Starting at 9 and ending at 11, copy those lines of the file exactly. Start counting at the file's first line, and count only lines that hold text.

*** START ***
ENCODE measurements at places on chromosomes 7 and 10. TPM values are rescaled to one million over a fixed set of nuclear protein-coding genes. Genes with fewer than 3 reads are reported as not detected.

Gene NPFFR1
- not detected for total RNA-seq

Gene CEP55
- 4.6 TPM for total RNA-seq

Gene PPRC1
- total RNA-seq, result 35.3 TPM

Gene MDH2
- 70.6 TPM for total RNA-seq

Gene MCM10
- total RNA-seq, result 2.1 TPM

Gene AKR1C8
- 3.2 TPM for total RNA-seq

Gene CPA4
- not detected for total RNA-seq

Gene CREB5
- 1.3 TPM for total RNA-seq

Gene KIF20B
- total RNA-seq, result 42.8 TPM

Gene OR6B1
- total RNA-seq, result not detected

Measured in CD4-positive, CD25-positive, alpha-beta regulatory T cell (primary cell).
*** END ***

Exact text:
- 70.6 TPM for total RNA-seq

Gene MCM10
- total RNA-seq, result 2.1 TPM